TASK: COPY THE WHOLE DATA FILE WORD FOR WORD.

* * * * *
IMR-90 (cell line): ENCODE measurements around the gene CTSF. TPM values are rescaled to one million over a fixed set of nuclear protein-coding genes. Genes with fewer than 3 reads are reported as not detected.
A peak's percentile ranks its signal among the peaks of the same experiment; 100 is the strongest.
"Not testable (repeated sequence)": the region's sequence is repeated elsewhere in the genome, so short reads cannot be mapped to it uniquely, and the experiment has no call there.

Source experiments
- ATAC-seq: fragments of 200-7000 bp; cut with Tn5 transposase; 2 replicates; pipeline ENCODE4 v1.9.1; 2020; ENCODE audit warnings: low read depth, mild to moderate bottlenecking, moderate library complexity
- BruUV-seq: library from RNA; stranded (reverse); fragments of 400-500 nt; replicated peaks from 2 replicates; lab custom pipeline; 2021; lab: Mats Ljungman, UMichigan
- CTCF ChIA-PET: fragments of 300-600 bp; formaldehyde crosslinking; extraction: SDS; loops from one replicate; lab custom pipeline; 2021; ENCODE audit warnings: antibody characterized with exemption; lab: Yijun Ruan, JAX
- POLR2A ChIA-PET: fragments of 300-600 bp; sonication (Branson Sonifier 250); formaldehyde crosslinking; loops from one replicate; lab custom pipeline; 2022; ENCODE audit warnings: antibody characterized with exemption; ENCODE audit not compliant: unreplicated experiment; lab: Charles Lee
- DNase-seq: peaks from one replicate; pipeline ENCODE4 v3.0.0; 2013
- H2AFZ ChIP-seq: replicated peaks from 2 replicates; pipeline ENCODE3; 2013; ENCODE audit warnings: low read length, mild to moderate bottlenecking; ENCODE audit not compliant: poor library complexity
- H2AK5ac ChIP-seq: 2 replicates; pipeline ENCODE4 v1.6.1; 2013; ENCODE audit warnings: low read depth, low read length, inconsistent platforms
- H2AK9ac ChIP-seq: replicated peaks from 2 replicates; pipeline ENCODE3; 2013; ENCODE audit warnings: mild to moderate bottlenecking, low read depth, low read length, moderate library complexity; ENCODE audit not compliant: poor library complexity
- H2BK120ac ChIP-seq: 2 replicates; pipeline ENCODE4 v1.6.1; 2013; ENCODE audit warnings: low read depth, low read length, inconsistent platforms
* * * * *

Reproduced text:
IMR-90 (cell line): ENCODE measurements around the gene CTSF. TPM values are rescaled to one million over a fixed set of nuclear protein-coding genes. Genes with fewer than 3 reads are reported as not detected.
A peak's percentile ranks its signal among the peaks of the same experiment; 100 is the strongest.
"Not testable (repeated sequence)": the region's sequence is repeated elsewhere in the genome, so short reads cannot be mapped to it uniquely, and the experiment has no call there.

Source experiments
- ATAC-seq: fragments of 200-7000 bp; cut with Tn5 transposase; 2 replicates; pipeline ENCODE4 v1.9.1; 2020; ENCODE audit warnings: low read depth, mild to moderate bottlenecking, moderate library complexity
- BruUV-seq: library from RNA; stranded (reverse); fragments of 400-500 nt; replicated peaks from 2 replicates; lab custom pipeline; 2021; lab: Mats Ljungman, UMichigan
- CTCF ChIA-PET: fragments of 300-600 bp; formaldehyde crosslinking; extraction: SDS; loops from one replicate; lab custom pipeline; 2021; ENCODE audit warnings: antibody characterized with exemption; lab: Yijun Ruan, JAX
- POLR2A ChIA-PET: fragments of 300-600 bp; sonication (Branson Sonifier 250); formaldehyde crosslinking; loops from one replicate; lab custom pipeline; 2022; ENCODE audit warnings: antibody characterized with exemption; ENCODE audit not compliant: unreplicated experiment; lab: Charles Lee
- DNase-seq: peaks from one replicate; pipeline ENCODE4 v3.0.0; 2013
- H2AFZ ChIP-seq: replicated peaks from 2 replicates; pipeline ENCODE3; 2013; ENCODE audit warnings: low read length, mild to moderate bottlenecking; ENCODE audit not compliant: poor library complexity
- H2AK5ac ChIP-seq: 2 replicates; pipeline ENCODE4 v1.6.1; 2013; ENCODE audit warnings: low read depth, low read length, inconsistent platforms
- H2AK9ac ChIP-seq: replicated peaks from 2 replicates; pipeline ENCODE3; 2013; ENCODE audit warnings: mild to moderate bottlenecking, low read depth, low read length, moderate library complexity; ENCODE audit not compliant: poor library complexity
- H2BK120ac ChIP-seq: 2 replicates; pipeline ENCODE4 v1.6.1; 2013; ENCODE audit warnings: low read depth, low read length, inconsistent platforms